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Arizona posted a disappointing 5-7 campaign in Kevin Sumlin’s first season in Tucson but Arizona fans still came out and enjoyed themselves thanks, in part, to the school allowing beer and alcohol sales for the first time.

As the Arizona Daily Star reports, attendance for the Wildcats home football games actually ticked up last year an average of 2,804 people while incidents of ejections at the stadium did the same — though were below historic averages.

“We’ve been very pleased with the rollout across the board in Arizona Stadium and McKale,” athletic director Dave Heeke said. “This was really focused around a number of things that we’ve done in the area of fan amenities and food service, and beverage selection was a key component.”

Some 43 people were kicked out of seven home games at UA, which is double the 21 from 2017 but well below the numbers the school reported for seasons when they played in-state rival Arizona State. It seems that Territorial Cup contest was the biggest indicator of above-average ejections in a year though game-by-game data was not given.

“I really haven’t noticed an increase in any type of criminal behavior due to beer and wine sales,” UAPD spokesman Sgt. Sean Shields told the paper. “Obviously from year to year the ejections and different numbers change and they fluctuate, but it’s very hard to pinpoint the reason why those happen.”

The amount of revenue generated by beer and alcohol sales wasn’t detailed by the school but Heeke noted it covered the additional costs on game days and the profit overall wasn’t hugely significant. Still, it seems the atmosphere at Arizona Stadium was still enough to lure fans into their seats despite plenty of late starts and a football team that was largely up-and-down in 2018.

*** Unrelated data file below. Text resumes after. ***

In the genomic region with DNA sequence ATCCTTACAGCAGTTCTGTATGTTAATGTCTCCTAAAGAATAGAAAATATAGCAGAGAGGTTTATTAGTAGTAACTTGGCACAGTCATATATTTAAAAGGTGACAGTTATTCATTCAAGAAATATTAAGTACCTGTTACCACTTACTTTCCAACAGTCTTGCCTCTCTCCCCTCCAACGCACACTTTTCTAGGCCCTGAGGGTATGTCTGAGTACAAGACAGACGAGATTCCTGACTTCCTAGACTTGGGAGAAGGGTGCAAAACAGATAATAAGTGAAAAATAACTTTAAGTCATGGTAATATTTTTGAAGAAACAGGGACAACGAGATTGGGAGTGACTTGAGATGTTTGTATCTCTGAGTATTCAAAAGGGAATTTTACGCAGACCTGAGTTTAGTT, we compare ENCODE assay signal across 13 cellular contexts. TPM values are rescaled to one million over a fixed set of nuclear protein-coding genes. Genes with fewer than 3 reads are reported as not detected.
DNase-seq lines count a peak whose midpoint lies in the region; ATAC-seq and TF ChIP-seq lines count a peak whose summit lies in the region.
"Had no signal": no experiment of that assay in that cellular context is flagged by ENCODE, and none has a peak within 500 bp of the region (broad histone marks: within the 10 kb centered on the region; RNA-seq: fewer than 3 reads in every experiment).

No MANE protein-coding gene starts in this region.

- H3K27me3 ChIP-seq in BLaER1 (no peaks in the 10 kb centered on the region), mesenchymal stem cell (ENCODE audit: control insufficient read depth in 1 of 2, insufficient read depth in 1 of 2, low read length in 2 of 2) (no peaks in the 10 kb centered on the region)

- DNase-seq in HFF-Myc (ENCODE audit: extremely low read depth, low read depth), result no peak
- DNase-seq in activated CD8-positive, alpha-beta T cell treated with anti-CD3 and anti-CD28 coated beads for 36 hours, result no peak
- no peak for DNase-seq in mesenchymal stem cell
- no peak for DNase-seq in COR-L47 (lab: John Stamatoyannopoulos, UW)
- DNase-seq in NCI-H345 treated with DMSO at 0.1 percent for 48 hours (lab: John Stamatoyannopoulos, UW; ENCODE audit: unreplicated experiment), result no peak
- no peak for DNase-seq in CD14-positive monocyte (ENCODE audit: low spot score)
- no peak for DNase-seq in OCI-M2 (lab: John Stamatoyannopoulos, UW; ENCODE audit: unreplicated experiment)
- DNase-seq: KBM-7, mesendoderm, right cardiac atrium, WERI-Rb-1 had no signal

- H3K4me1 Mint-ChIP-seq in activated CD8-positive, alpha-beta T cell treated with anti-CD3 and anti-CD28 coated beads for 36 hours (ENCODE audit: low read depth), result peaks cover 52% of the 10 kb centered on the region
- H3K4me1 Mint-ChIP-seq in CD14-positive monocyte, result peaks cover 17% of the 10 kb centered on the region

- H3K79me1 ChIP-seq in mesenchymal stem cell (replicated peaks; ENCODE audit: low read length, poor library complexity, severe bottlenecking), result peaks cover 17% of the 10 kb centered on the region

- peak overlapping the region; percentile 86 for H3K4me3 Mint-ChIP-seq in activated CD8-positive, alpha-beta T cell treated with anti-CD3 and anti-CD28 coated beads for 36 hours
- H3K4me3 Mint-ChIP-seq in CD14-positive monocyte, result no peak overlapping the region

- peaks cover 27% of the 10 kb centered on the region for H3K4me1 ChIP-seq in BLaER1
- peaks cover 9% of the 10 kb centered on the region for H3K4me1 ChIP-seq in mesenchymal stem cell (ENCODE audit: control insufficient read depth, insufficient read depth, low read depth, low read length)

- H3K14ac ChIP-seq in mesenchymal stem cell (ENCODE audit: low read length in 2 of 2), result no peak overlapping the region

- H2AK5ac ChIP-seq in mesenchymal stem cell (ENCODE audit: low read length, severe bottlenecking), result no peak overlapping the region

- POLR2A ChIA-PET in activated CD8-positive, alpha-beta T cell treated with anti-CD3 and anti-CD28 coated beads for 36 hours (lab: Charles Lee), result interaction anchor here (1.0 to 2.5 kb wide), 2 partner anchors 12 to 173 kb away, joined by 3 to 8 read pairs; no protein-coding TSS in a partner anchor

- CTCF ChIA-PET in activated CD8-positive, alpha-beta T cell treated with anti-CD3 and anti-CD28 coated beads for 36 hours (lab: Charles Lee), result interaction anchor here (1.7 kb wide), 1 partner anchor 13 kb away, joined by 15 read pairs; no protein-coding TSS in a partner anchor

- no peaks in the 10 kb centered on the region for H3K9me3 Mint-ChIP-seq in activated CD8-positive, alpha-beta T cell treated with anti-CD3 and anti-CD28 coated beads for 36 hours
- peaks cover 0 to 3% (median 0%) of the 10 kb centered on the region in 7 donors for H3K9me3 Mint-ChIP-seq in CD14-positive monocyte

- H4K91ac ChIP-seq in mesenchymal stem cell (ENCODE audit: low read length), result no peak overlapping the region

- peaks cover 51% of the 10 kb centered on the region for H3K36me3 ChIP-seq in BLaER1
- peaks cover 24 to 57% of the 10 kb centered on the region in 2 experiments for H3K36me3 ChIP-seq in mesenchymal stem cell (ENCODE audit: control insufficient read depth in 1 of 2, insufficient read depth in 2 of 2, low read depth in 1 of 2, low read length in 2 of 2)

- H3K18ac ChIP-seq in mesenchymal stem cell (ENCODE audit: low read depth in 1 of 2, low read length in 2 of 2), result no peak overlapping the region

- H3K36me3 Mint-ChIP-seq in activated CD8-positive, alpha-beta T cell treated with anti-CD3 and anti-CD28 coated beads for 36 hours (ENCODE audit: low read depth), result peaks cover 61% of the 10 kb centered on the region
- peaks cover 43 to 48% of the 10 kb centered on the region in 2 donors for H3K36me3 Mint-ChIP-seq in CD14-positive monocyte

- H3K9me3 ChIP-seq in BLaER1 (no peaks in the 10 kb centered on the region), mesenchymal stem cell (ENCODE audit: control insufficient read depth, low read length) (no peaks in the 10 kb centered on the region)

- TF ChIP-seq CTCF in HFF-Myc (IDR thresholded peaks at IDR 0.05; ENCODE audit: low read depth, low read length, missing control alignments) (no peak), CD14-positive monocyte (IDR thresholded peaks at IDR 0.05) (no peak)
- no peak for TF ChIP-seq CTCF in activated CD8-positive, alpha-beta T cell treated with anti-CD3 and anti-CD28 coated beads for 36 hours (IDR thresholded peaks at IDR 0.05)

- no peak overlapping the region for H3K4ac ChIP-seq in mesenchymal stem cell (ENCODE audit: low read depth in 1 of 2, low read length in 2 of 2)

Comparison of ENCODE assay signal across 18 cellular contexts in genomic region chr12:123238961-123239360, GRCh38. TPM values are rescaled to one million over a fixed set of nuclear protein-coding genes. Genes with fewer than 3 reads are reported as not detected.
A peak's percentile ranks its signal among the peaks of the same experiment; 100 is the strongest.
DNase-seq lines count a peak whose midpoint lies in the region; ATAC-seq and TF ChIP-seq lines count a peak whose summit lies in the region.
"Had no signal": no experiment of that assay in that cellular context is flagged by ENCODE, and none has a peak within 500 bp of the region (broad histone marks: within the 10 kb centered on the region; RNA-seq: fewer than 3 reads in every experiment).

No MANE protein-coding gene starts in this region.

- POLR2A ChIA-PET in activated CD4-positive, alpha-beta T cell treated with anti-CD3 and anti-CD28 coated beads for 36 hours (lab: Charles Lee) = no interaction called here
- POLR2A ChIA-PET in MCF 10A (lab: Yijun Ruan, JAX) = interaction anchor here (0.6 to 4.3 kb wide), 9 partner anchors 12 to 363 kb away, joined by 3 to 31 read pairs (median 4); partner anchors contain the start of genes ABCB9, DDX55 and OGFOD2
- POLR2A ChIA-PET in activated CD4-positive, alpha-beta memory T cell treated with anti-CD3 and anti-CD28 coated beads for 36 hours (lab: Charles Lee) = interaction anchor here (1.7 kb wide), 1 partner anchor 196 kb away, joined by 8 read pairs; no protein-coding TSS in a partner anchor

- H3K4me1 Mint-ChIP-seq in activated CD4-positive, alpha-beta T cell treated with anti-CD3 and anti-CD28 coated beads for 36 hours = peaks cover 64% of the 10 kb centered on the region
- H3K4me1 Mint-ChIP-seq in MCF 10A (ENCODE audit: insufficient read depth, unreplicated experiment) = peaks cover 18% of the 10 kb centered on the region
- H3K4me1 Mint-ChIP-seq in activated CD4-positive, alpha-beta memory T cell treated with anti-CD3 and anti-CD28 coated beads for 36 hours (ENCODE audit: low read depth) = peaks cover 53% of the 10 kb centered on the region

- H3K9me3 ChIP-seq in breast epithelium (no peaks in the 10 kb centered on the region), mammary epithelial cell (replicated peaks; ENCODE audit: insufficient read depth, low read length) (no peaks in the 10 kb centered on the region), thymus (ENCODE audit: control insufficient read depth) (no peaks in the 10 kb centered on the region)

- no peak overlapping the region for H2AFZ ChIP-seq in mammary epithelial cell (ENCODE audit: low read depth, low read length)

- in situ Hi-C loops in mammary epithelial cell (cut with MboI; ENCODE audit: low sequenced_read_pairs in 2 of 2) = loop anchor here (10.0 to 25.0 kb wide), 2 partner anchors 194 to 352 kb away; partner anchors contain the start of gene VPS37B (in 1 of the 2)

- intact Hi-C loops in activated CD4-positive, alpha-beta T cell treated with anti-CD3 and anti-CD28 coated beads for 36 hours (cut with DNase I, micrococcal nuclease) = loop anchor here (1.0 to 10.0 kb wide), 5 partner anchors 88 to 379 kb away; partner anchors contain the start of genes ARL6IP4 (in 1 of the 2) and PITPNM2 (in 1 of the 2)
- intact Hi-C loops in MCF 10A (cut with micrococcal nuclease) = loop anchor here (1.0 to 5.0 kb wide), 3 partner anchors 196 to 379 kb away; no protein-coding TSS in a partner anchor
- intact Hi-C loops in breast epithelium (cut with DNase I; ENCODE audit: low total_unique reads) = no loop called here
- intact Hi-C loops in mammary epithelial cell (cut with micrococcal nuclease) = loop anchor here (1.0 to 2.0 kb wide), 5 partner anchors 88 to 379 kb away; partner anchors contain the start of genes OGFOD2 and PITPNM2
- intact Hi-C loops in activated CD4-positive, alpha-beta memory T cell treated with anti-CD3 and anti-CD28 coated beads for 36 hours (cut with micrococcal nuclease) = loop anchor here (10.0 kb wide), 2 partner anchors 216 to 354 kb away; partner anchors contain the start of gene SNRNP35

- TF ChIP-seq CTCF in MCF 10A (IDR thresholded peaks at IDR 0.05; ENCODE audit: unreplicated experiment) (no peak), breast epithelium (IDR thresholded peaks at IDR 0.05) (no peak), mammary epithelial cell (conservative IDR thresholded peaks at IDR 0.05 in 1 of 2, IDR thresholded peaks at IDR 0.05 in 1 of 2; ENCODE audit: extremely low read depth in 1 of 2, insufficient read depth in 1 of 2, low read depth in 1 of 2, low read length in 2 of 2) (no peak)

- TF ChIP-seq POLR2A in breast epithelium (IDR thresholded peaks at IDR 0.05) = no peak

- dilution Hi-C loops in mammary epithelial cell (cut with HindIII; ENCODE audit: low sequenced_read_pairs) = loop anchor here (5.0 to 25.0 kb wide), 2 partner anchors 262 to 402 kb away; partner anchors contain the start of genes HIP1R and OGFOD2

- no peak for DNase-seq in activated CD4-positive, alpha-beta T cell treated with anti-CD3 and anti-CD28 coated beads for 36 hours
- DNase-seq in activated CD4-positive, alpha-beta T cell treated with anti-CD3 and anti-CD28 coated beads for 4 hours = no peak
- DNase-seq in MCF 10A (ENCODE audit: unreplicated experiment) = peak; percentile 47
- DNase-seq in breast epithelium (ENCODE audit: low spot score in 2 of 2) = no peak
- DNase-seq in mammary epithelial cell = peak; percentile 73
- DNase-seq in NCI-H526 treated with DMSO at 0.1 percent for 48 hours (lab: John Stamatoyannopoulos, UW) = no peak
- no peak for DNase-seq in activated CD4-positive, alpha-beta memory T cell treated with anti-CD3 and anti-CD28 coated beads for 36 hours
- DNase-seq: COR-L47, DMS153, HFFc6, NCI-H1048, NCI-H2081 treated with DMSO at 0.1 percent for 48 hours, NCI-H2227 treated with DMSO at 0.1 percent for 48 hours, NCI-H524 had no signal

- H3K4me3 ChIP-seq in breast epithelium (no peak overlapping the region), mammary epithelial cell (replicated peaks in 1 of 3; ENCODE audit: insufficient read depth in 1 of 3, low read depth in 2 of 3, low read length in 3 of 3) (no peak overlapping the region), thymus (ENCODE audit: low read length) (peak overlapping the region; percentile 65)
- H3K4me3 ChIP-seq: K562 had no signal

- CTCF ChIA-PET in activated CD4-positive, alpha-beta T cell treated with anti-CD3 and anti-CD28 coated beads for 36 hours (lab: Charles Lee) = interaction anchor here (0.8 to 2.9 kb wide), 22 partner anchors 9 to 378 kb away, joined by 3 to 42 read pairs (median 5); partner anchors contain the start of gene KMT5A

Ex-FAU defensive coordinator Tony Pecoraro joins Kansas staff in off-the-field role

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Not many people can say they worked for the very different styles of head coaches Lane Kiffin and Les Miles back-to-back but Tony Pecoraro certainly can.

The recently let go Florida Atlantic defensive coordinator has apparently landed a new gig in Lawrence as a senior defensive analyst, primarily serving under Jayhawks DC D.J. Eliott.

Pecoraro took over the Owls defense in 2018 after spending the previous two seasons running things on that side of the ball for Southern Miss. Things didn’t quite work out in Boca however as FAU couldn’t get off the field like they did in Kiffin’s first year and allowed 31.8 points per game.

The veteran coordinator, who has Power Five assistant experience from a stint at Florida State, was replaced at FAU by longtime Oklahoma State DC Glenn Spencer back in December.

Wisconsin unlikely to join trend of selling beer and alcohol at football games anytime soon

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Wisconsin fans are known to hold more than their own when it comes to enjoying an adult beverage or two before, during and after Badgers football games but they apparently will have to keep waiting for the opportunity to buy a cold one at Camp Randall on game days.

According to the Wisconsin State Journal, a decision on whether or not to allow beer/alcohol sales in the general seating sections of the stadium rests with school chancellor Rebecca Blank and that she is not inclined to change the status quo on such prohibition anytime soon.

“The university believes that there is already an atmosphere of energy and excitement around Badger game days,” a school statement to the paper read. “The addition of alcohol to general seating areas isn’t needed to improve that experience and could detract from it for our students and fans.”

Just in the last two months, Indiana, Rutgers and Illinois have turned on the taps for football games in 2019. That will result in fully half of Big Ten schools allowing such sales in general seating areas as a result this season and it’s turned into yet another lucrative revenue stream for those that have too.

Wisconsin appears resistant to the idea however, doing so in the face of declining attendance for games too. While it is certainly too early to remark ‘never say never’ when it comes to the Badgers, it’s pretty clear this trend isn’t making its way to Madison anytime soon.